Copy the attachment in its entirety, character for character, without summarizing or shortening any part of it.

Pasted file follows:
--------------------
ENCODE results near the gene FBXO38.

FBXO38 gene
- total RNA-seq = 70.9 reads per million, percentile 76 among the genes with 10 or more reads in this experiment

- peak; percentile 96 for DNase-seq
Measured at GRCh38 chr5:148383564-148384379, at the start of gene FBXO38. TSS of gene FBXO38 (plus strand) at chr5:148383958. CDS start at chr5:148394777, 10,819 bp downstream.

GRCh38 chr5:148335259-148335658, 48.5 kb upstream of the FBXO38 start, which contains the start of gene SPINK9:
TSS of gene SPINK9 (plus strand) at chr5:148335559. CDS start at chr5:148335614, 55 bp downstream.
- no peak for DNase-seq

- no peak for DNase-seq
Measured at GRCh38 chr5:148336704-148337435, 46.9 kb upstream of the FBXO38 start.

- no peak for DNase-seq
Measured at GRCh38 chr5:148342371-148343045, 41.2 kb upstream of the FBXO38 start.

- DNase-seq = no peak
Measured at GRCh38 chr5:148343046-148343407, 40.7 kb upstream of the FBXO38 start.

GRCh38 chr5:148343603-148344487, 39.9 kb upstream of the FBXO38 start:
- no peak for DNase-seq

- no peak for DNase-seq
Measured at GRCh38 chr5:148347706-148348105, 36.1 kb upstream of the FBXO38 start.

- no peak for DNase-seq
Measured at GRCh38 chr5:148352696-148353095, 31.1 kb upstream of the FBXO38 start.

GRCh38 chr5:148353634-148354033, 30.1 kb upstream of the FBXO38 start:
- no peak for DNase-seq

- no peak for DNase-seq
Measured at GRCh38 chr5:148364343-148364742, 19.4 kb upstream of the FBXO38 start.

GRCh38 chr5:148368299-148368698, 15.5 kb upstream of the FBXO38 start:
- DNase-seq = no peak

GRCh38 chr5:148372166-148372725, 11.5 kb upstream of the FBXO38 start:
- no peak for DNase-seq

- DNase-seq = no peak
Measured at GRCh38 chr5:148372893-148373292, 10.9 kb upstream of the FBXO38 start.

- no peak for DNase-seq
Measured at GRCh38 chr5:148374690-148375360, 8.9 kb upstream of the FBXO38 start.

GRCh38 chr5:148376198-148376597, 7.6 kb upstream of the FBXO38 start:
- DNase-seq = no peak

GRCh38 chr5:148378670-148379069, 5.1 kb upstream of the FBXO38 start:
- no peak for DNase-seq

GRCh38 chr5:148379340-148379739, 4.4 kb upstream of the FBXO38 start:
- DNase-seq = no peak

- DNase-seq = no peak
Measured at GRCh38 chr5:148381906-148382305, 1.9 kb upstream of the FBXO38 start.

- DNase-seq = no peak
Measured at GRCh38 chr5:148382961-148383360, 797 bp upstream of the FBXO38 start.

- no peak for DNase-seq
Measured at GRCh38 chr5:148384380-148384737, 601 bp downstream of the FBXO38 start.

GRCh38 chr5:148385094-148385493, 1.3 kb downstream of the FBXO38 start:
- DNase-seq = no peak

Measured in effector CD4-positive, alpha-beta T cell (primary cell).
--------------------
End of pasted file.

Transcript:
ENCODE results near the gene FBXO38.

FBXO38 gene
- total RNA-seq = 70.9 reads per million, percentile 76 among the genes with 10 or more reads in this experiment

- peak; percentile 96 for DNase-seq
Measured at GRCh38 chr5:148383564-148384379, at the start of gene FBXO38. TSS of gene FBXO38 (plus strand) at chr5:148383958. CDS start at chr5:148394777, 10,819 bp downstream.

GRCh38 chr5:148335259-148335658, 48.5 kb upstream of the FBXO38 start, which contains the start of gene SPINK9:
TSS of gene SPINK9 (plus strand) at chr5:148335559. CDS start at chr5:148335614, 55 bp downstream.
- no peak for DNase-seq

- no peak for DNase-seq
Measured at GRCh38 chr5:148336704-148337435, 46.9 kb upstream of the FBXO38 start.

- no peak for DNase-seq
Measured at GRCh38 chr5:148342371-148343045, 41.2 kb upstream of the FBXO38 start.

- DNase-seq = no peak
Measured at GRCh38 chr5:148343046-148343407, 40.7 kb upstream of the FBXO38 start.

GRCh38 chr5:148343603-148344487, 39.9 kb upstream of the FBXO38 start:
- no peak for DNase-seq

- no peak for DNase-seq
Measured at GRCh38 chr5:148347706-148348105, 36.1 kb upstream of the FBXO38 start.

- no peak for DNase-seq
Measured at GRCh38 chr5:148352696-148353095, 31.1 kb upstream of the FBXO38 start.

GRCh38 chr5:148353634-148354033, 30.1 kb upstream of the FBXO38 start:
- no peak for DNase-seq

- no peak for DNase-seq
Measured at GRCh38 chr5:148364343-148364742, 19.4 kb upstream of the FBXO38 start.

GRCh38 chr5:148368299-148368698, 15.5 kb upstream of the FBXO38 start:
- DNase-seq = no peak

GRCh38 chr5:148372166-148372725, 11.5 kb upstream of the FBXO38 start:
- no peak for DNase-seq

- DNase-seq = no peak
Measured at GRCh38 chr5:148372893-148373292, 10.9 kb upstream of the FBXO38 start.

- no peak for DNase-seq
Measured at GRCh38 chr5:148374690-148375360, 8.9 kb upstream of the FBXO38 start.

GRCh38 chr5:148376198-148376597, 7.6 kb upstream of the FBXO38 start:
- DNase-seq = no peak

GRCh38 chr5:148378670-148379069, 5.1 kb upstream of the FBXO38 start:
- no peak for DNase-seq

GRCh38 chr5:148379340-148379739, 4.4 kb upstream of the FBXO38 start:
- DNase-seq = no peak

- DNase-seq = no peak
Measured at GRCh38 chr5:148381906-148382305, 1.9 kb upstream of the FBXO38 start.

- DNase-seq = no peak
Measured at GRCh38 chr5:148382961-148383360, 797 bp upstream of the FBXO38 start.

- no peak for DNase-seq
Measured at GRCh38 chr5:148384380-148384737, 601 bp downstream of the FBXO38 start.

GRCh38 chr5:148385094-148385493, 1.3 kb downstream of the FBXO38 start:
- DNase-seq = no peak

Measured in effector CD4-positive, alpha-beta T cell (primary cell).